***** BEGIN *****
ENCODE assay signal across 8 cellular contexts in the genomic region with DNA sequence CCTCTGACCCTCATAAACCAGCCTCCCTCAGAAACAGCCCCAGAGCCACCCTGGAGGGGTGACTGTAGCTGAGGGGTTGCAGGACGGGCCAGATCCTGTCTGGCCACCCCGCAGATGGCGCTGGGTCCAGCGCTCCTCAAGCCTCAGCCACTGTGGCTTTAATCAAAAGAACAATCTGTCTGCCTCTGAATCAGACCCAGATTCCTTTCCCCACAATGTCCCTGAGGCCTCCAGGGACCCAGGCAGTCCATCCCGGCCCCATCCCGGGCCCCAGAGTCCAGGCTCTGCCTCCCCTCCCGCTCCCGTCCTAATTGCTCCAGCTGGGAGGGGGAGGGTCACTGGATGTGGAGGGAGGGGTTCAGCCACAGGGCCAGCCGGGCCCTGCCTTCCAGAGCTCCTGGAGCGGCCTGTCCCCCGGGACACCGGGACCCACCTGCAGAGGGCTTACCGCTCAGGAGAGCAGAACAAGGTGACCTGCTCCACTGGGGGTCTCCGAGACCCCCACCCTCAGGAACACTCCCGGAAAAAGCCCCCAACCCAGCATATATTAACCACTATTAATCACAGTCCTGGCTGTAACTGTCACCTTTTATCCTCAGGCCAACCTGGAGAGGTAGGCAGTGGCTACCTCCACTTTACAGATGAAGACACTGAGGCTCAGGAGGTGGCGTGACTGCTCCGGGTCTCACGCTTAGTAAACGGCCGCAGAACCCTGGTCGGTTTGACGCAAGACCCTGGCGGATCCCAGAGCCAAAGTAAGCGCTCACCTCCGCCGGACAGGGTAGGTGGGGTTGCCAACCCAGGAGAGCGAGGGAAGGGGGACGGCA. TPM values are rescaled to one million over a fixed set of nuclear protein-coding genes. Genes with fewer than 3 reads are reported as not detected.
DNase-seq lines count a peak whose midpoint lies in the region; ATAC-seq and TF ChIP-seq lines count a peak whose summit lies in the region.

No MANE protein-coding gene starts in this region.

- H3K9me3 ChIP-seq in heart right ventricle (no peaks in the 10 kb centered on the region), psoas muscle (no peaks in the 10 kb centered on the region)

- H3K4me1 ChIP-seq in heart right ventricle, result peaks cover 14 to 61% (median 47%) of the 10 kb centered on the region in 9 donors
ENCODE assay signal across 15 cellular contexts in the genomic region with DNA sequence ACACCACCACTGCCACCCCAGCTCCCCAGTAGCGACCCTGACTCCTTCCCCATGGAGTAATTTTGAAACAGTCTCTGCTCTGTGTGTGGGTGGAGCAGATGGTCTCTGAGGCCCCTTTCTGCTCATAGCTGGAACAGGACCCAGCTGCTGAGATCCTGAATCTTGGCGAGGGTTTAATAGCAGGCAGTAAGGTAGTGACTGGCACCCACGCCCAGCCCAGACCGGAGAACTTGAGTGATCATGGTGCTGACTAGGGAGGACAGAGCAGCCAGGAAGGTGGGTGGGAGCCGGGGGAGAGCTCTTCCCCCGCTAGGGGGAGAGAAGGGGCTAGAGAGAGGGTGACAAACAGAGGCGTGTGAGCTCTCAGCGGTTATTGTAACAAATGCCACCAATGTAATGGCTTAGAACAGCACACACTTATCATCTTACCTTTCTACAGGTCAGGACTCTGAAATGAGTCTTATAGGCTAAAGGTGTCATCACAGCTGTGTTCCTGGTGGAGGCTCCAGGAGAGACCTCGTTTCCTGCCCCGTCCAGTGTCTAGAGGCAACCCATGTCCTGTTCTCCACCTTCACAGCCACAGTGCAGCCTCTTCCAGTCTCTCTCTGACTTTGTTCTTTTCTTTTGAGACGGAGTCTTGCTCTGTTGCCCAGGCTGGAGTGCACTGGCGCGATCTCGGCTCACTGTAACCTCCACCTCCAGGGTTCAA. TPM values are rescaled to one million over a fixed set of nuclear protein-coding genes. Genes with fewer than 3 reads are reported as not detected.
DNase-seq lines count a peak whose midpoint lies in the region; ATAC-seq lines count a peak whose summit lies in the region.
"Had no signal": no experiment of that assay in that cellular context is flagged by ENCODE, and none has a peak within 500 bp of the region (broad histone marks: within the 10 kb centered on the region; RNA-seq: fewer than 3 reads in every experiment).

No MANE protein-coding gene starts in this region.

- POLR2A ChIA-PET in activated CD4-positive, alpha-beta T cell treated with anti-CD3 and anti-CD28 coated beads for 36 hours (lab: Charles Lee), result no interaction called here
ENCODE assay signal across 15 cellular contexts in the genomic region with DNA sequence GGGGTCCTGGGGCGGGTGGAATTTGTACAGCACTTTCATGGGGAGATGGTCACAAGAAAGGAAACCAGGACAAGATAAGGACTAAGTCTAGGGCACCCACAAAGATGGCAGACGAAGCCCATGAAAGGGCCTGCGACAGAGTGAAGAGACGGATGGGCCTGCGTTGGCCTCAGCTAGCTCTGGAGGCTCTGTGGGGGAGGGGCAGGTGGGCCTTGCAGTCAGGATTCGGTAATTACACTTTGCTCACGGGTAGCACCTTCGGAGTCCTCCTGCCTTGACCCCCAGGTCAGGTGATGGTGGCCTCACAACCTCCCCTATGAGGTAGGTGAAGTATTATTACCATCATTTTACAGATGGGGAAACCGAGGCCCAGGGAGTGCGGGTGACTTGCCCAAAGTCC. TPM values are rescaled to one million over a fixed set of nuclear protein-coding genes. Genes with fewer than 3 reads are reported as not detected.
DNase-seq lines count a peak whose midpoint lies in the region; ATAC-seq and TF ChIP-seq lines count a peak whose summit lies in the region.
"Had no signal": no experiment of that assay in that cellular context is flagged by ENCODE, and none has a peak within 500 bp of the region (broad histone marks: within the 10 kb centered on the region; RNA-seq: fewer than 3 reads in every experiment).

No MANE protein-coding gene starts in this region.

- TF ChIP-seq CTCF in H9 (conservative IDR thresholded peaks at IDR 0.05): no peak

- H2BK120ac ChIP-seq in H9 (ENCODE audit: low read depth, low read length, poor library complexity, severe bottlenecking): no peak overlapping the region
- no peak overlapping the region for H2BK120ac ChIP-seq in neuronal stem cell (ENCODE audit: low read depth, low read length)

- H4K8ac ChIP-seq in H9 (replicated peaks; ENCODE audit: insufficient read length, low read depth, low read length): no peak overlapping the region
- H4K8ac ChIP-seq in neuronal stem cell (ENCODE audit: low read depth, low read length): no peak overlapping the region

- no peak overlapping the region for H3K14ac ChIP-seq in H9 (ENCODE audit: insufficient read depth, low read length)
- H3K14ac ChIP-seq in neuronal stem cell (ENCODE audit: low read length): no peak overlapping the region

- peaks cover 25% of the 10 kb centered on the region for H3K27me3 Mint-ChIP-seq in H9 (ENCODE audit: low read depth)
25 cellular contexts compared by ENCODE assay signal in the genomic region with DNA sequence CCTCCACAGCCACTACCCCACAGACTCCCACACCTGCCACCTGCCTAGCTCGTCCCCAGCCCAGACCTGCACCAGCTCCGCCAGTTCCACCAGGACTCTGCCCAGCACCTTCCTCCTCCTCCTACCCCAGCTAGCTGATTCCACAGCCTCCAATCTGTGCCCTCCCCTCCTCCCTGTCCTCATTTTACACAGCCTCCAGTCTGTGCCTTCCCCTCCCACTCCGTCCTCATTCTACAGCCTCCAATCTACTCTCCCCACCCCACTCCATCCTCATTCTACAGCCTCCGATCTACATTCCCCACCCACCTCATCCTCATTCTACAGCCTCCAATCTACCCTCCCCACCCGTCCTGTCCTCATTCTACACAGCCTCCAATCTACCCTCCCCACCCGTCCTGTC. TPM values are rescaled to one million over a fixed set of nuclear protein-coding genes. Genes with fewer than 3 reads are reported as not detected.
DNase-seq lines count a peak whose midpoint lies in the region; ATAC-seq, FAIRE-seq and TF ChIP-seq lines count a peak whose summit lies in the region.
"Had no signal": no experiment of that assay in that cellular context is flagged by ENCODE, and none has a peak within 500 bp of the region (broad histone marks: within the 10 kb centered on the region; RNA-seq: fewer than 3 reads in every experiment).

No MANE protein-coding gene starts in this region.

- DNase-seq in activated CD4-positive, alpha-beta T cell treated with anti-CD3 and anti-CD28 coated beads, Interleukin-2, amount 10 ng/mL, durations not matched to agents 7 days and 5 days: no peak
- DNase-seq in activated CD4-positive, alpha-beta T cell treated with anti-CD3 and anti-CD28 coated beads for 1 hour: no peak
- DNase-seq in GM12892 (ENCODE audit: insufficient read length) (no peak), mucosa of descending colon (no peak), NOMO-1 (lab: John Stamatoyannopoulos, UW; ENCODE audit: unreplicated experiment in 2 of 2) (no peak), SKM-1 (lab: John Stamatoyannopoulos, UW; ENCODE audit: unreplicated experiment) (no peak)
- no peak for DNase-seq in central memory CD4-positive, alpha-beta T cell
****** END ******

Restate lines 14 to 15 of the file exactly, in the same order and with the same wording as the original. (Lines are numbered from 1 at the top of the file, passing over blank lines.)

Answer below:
No MANE protein-coding gene starts in this region.

- TF ChIP-seq CTCF in H9 (conservative IDR thresholded peaks at IDR 0.05): no peak